Those that insist on being treated at these iconic institutions should pay out of pocket to justify the extra costs these hospitals charge.

Creative Commons image license from timyu.

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  • DR. MARY JOHNSON

    Interesting. Allow me to share an old story:

    The coffers of Medicaid’s “disporportionate share” program in North Carolina (designed to compensate hospitals for seeing a “disproportionate” share of “underserved” patients) was liberally plundered several years back (over a period of seven to ten years if memory serves) to the tune of between a half billion and a billion dollars (depending on who you listen to).

    In an incredible blunder, control/management of the program was literally gifted by the state government upon one of the largest hospitals in the state (which for blogging purposes here shall remain nameless).

    As a result there was virtually no oversight of how the program was administrated – or (taxpayers’) money was doled out. Some hospitals benefited MUCH MORE than others.

    Millions (if not a billion) were misappropriated. The state auditor brought the matter to light (in true North Carolina fahsion, he was subsequently tossed from office for his efforts) . A long Federal investigation resulted in NO ONE being prosecuted, sanctioned or fined.

    A settlement was negotiated for pennies on the dollar.

  • Anonymous

    Kevin,
    I was a patient at MGH for a routine procedure – childbirth. Since I had no complications, theoretically, I could have gone to a community hospital 10 minutes away from me. Except that I know that I would have gotten worse care there (close relative practices at both hospitals). I would have probably ended up with an emergency c-section. MGH has a pretty low c-section rate (much lower than the community hospital), even though they have a booming high-risk practice. That is due to many different factors. But as far as I, the patient, is concerned, that’s where I want to go. So, saying that a community hospital can provide similar care is simplistic. Maybe yes, maybe no. In my case, it’s a big fat no.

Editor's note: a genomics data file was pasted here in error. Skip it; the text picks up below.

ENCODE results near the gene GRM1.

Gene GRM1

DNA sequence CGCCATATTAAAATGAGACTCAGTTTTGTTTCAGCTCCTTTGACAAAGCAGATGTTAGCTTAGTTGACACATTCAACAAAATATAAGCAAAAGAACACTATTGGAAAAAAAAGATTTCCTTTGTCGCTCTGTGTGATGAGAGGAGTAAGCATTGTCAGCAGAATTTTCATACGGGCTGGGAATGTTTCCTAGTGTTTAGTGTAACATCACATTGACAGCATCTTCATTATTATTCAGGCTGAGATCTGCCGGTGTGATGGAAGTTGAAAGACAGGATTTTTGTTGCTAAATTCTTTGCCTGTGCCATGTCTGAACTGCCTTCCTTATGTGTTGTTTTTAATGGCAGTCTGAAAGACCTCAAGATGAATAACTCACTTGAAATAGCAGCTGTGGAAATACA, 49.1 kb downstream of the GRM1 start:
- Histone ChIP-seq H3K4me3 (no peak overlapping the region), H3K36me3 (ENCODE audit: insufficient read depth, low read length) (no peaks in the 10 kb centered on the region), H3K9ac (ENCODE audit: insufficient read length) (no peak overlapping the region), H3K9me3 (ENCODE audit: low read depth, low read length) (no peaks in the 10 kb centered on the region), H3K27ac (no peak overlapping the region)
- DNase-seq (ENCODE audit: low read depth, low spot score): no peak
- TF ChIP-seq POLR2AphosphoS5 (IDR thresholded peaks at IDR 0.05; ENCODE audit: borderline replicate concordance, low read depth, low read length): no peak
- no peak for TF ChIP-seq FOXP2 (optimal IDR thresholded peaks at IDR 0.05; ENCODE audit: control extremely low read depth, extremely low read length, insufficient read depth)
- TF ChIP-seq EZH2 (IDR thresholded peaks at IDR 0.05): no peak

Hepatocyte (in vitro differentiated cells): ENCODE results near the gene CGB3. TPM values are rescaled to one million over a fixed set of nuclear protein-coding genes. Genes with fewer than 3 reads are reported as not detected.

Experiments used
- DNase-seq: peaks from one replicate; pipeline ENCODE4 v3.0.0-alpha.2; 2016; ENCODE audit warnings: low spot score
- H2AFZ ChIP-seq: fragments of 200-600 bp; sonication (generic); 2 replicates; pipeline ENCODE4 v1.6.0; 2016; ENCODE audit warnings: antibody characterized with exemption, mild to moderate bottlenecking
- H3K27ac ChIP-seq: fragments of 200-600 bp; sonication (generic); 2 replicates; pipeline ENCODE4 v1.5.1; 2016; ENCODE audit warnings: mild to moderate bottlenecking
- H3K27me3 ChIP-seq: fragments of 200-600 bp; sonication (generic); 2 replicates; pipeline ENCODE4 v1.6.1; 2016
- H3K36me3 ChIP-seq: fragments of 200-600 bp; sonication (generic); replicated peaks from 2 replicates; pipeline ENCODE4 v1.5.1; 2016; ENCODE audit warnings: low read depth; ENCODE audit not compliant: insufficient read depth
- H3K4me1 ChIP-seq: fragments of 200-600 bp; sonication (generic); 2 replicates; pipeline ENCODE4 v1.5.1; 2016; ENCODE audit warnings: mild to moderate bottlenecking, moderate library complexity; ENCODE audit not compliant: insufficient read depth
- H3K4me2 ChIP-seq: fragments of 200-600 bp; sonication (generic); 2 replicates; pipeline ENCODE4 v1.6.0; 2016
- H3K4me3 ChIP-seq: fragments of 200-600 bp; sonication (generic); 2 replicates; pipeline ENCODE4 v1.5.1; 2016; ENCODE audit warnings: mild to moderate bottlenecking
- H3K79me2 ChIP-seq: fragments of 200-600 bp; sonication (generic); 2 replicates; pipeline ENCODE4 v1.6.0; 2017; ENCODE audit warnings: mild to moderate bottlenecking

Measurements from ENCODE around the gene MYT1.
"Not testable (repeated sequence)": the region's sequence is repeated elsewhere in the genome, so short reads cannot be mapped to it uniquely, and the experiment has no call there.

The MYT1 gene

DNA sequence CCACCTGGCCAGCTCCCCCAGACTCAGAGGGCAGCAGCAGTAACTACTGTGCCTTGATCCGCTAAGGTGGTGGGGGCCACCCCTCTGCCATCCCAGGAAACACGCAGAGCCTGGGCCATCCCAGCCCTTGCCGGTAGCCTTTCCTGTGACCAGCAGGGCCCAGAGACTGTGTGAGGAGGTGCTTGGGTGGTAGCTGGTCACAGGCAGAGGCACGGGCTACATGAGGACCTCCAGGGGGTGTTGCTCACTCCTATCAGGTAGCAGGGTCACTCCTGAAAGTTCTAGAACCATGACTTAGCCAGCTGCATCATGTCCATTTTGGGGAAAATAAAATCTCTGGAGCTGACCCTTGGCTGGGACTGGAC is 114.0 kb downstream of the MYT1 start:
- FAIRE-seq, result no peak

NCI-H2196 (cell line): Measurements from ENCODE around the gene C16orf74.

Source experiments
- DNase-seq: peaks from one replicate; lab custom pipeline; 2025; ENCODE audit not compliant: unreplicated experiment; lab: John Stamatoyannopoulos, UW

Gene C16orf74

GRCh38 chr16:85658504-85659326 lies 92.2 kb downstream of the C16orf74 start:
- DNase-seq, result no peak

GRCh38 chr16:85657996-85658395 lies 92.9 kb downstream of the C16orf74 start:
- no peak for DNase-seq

Another question that comes up, though, is where that increase in fees goes. Partners is not known for paying their employees well, including staff physicians. Some physician salaries at MGH border on the line of embarrassing.

  • Anonymous

    The 800 pound gorilla gets what he wants. In most hospital/provider/insurer relationships, the insurer is the gorilla. In Mass, Partners is the gorilla.

  • Dr. K

    As long as the market will bear these extreme costs and medically unnecessary procedures people will act with their feet. However, with employers turning to high deductible/consumer directed healthcare plans, patients will have to do their homework, hopefully with their doctors counsel, as they go through their large deductibles (up to $7500 for a family). Health at any cost goes only so far as insurance pays for it; unless you are very wealthy. Please visit my website, http://www.kreisbergandassociates.com. Dr. Jeffrey Kreisberg